As 3D printing technology improves, new and innovative uses for the machines are being thought up all the time. From new body parts to working guns, here are a look at some of the most surprising 3D printables.
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Scientists used 3D printing to merge tissue and an antenna capable of receiving radio signals.
Japan's 3D computer-aided design venture Fasotec employee Tomohiro Kinoshita displays a nine-month fetus and mother's body image, made of two-color acrylic resin at the company's headquarters in Tokyo, Nov. 26, 2012.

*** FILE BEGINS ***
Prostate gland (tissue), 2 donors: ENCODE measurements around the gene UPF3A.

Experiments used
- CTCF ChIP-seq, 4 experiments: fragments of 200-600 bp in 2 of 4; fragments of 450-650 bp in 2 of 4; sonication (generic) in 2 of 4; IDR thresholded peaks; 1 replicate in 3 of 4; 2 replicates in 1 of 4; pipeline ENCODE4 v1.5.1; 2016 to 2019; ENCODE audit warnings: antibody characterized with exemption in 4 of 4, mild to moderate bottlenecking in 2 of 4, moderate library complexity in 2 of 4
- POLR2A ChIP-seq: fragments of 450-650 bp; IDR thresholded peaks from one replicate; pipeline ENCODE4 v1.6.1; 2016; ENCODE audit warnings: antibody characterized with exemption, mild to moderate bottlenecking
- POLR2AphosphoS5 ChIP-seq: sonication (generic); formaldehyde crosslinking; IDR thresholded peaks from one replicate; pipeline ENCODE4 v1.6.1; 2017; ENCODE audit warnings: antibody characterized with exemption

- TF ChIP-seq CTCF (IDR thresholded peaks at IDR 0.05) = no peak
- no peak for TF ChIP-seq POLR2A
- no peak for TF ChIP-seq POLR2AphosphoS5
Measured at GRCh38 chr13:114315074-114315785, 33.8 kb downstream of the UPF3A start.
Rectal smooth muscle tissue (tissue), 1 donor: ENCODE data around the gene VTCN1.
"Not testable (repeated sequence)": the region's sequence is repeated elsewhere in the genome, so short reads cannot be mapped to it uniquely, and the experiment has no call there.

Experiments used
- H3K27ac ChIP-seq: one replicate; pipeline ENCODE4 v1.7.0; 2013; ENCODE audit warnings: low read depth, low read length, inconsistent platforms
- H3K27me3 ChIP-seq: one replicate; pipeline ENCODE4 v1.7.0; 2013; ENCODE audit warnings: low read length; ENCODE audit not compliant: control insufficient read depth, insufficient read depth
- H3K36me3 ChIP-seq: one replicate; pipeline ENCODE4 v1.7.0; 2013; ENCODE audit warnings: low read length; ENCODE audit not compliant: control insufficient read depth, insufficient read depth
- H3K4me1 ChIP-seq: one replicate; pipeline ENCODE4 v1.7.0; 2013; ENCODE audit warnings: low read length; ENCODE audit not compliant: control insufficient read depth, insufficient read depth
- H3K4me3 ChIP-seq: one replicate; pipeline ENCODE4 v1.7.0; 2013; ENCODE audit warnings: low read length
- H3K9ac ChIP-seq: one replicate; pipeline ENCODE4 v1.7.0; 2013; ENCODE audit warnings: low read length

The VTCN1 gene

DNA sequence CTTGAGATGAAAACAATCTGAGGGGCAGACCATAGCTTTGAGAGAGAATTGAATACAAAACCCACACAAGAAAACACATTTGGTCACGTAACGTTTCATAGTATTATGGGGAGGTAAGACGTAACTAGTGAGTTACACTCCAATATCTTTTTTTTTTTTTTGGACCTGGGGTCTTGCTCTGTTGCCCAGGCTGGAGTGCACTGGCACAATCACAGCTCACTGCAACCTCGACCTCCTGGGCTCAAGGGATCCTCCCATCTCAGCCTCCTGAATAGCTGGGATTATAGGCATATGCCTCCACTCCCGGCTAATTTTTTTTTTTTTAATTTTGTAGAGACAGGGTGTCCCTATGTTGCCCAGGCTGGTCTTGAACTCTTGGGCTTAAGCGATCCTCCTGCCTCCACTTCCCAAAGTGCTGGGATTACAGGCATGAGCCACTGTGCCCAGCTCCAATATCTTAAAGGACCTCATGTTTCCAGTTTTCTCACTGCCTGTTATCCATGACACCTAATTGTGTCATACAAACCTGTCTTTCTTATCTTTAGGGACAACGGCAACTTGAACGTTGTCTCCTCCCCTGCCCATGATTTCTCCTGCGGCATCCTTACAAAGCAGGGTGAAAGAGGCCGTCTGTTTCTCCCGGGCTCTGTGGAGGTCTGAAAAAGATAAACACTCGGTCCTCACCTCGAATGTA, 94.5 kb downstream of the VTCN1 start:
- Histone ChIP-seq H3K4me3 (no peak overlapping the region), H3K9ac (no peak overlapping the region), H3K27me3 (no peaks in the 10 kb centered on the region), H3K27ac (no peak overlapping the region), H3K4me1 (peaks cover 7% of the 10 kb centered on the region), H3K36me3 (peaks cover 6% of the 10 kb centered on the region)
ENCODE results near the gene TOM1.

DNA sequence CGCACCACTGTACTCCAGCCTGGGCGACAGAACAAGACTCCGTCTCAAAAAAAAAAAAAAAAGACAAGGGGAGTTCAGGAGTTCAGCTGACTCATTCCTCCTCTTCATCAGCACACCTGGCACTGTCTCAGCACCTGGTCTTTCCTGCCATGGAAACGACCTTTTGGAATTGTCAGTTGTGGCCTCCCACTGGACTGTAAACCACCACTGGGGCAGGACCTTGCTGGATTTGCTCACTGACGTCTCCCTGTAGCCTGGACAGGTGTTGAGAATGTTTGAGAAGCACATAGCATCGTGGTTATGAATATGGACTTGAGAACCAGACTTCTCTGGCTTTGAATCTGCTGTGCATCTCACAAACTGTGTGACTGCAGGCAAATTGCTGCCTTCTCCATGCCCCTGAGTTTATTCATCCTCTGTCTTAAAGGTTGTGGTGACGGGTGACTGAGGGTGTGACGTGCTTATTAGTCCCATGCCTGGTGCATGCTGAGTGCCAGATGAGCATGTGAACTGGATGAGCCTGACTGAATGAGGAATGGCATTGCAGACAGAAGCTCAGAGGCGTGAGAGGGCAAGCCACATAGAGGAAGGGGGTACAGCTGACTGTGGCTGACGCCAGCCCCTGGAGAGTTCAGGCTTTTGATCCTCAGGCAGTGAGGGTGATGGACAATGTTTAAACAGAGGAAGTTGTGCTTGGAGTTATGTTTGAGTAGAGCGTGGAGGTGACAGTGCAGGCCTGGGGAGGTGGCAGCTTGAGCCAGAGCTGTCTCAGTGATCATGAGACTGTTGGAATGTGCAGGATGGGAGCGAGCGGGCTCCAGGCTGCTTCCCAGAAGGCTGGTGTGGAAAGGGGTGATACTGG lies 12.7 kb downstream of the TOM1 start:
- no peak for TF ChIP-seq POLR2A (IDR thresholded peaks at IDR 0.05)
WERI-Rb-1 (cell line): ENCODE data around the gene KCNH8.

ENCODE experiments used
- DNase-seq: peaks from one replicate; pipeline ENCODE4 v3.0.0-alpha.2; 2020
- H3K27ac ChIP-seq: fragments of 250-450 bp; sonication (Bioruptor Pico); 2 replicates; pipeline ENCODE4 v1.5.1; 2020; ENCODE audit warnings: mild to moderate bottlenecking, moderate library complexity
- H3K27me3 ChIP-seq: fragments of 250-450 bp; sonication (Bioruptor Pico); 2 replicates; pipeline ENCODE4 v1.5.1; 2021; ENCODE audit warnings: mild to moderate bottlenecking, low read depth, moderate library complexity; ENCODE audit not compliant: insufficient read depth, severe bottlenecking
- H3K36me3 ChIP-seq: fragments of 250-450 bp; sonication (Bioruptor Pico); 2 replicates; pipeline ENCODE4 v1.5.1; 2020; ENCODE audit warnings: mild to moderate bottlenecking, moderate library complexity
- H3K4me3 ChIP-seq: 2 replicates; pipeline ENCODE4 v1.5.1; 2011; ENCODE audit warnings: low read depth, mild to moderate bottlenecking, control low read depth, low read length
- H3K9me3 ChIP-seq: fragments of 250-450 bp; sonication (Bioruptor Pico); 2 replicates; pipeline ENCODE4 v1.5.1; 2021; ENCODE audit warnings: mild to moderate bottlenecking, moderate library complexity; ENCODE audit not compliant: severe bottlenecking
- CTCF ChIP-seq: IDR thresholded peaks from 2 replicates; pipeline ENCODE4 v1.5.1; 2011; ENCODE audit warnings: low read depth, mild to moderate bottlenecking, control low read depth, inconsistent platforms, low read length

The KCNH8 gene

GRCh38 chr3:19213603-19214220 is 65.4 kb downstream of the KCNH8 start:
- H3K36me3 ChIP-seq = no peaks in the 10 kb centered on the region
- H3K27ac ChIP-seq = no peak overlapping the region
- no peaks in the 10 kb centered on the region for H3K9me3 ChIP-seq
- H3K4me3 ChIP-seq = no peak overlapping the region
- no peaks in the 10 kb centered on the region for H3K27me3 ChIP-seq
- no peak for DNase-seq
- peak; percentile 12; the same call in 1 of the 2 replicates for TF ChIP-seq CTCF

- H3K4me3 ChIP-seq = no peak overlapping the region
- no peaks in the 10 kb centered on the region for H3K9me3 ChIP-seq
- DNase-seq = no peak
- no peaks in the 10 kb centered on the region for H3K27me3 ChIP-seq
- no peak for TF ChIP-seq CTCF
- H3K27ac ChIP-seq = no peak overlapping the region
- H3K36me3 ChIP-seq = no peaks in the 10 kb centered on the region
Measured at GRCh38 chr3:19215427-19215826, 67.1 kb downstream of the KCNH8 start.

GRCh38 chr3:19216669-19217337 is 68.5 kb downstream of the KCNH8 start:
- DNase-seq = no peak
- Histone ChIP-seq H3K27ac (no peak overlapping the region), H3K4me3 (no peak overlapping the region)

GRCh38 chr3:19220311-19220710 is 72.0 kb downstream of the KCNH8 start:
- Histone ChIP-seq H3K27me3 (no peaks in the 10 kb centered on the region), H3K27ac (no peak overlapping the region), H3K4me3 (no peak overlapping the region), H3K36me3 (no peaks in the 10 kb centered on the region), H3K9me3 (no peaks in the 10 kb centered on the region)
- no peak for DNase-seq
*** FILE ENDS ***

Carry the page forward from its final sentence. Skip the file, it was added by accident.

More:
Expectant parents in Japan who can't wait to show the world what their baby will look like can now buy a 3D model of the fetus to pass around to their friends.
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In May 2012, University of Texas law student Cody Wilson, 25, become the first person to successfully fire a real bullet from a gun that was created on a home 3D printer. The gun is mostly made of plastic, with the exception of two metal pieces: a metal firing pin and a six ounce piece of steel that is required by law under the Undetectable Firearms Act.